22 March 2005

Pharmaceutical future

In the days of vinyl records, the record companies both recorded and manufactured the records. Both these steps were difficult, and there were no IP problems, as anyone attempting to set up a record manufacturing plant to make "pirate" records would be easily found.

That security was weakened by cassette tapes and destroyed by MP3 players. Now anyone can "manufacture" copies of music recordings, on a large scale or a small scale.

The pharmaceutical industry resembles vinyl records. The largest costs for the drug companies are in design and testing, but the manufacturing costs are high enough to protect their patents.

Imagine that a "generic synthesiser" were developed. I have in mind a general-purpose programmable chemical plant. If you want to produce, say, asprin, you put in some basic feedstocks, feed it a program, it churns away like a bread machine, and out comes your asprin. (or cocaine, or whatever...)

Is this feasable? I would say it's inevitable, though I couldn't say whether it would be closer to 2015 or 2100. Twenty years after appearing in the laboratories, it will be in your kitchen.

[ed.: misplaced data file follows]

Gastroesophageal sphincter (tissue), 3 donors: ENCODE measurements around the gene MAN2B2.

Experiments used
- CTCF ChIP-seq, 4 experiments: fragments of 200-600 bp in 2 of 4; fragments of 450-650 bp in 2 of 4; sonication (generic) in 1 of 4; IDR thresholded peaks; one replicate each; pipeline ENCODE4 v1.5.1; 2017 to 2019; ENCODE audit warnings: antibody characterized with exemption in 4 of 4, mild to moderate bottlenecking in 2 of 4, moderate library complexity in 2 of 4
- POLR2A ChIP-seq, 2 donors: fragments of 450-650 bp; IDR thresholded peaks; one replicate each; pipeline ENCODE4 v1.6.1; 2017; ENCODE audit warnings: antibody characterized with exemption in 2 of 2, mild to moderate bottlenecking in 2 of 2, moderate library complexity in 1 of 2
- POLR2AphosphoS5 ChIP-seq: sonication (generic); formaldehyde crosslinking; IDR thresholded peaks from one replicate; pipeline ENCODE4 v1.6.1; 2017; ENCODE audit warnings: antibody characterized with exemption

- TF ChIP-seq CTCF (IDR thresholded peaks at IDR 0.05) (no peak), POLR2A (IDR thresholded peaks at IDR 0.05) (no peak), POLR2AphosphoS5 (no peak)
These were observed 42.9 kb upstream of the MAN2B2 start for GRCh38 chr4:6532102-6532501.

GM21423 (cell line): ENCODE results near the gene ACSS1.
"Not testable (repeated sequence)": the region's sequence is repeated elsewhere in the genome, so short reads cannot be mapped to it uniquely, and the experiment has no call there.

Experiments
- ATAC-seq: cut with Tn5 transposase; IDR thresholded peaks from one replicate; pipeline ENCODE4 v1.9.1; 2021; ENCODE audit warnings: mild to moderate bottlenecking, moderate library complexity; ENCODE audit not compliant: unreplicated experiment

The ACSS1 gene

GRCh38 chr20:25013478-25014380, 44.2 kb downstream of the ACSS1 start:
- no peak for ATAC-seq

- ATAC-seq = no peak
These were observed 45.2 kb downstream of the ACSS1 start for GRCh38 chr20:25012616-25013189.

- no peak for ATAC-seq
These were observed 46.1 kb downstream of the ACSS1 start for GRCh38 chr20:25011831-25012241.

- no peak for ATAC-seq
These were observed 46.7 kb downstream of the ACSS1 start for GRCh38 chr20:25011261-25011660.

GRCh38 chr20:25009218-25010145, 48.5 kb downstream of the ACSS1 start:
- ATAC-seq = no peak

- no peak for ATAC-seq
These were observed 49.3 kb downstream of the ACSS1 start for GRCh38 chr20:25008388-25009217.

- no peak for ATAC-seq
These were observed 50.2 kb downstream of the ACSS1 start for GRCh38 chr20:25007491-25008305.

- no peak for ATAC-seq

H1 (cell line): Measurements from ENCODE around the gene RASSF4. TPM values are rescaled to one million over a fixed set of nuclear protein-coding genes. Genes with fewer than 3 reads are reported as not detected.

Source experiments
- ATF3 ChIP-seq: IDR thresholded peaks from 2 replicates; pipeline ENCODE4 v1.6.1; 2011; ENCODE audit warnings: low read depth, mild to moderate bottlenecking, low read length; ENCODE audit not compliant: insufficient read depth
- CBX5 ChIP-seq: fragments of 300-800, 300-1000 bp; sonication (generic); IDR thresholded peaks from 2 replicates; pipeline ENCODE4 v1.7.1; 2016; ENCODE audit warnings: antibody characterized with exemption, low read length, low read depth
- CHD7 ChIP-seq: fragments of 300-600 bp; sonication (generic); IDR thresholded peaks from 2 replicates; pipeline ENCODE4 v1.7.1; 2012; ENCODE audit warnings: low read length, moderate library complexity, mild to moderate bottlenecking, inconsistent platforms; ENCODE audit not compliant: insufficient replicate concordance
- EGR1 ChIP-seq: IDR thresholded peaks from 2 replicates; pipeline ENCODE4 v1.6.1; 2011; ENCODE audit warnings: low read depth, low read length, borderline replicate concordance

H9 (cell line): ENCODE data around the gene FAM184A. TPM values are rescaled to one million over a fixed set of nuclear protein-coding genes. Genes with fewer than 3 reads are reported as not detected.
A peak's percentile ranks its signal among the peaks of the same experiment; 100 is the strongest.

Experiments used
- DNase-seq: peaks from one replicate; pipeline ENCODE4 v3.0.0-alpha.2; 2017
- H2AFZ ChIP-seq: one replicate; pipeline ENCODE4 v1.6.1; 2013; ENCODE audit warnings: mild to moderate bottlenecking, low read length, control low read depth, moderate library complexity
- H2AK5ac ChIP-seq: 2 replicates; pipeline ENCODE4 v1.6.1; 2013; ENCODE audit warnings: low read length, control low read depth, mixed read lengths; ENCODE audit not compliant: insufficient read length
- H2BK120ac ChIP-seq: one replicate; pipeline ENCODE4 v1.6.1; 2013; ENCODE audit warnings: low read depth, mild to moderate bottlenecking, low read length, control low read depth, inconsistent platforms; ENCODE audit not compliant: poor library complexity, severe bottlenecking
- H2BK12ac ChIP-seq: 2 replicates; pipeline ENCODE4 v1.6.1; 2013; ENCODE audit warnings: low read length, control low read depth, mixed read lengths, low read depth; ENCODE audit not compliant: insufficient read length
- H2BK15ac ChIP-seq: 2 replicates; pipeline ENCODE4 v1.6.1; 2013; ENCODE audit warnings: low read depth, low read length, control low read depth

Once that process gets going, pharmaceuticals becomes a "pure IP" business like software or music. Development and testing (and marketing) of new drugs will still be expensive, but once a drug is on the market, it only takes one "hacker" to write the program and I can download it and synthesise the drug in my kitchen. (Or, in earlier stages, in my University Chem lab).

Think about the effects of this device: It will revolutionise medicine. It will improve many other areas of life, opening up possibilities that are hard to imagine. But it will make drug development very difficult to fund, but technically easier to do, and it will make narcotics prohibition impossible.

Attempts will be made to restrict the distribution or capabilities of the devices, but without a mass market, it will not be developed quickly enough. It is likely to be built of components that will be used throughout manufacturing industry, and the only way to restrict capabilities will be at the "programmer" component, which can be replicated with general-purpose computing equipment.

Of course by that time, the software/music/film issues will be worked out — either with a police state like this, or with a new model of development — so we will have more clues to the solution of the new problem (which, it is to be remembered is not primarily a problem, but a new world of opportunities).

Related items:
IP Confusion
Software Patents

1 comment:

Island Son said...
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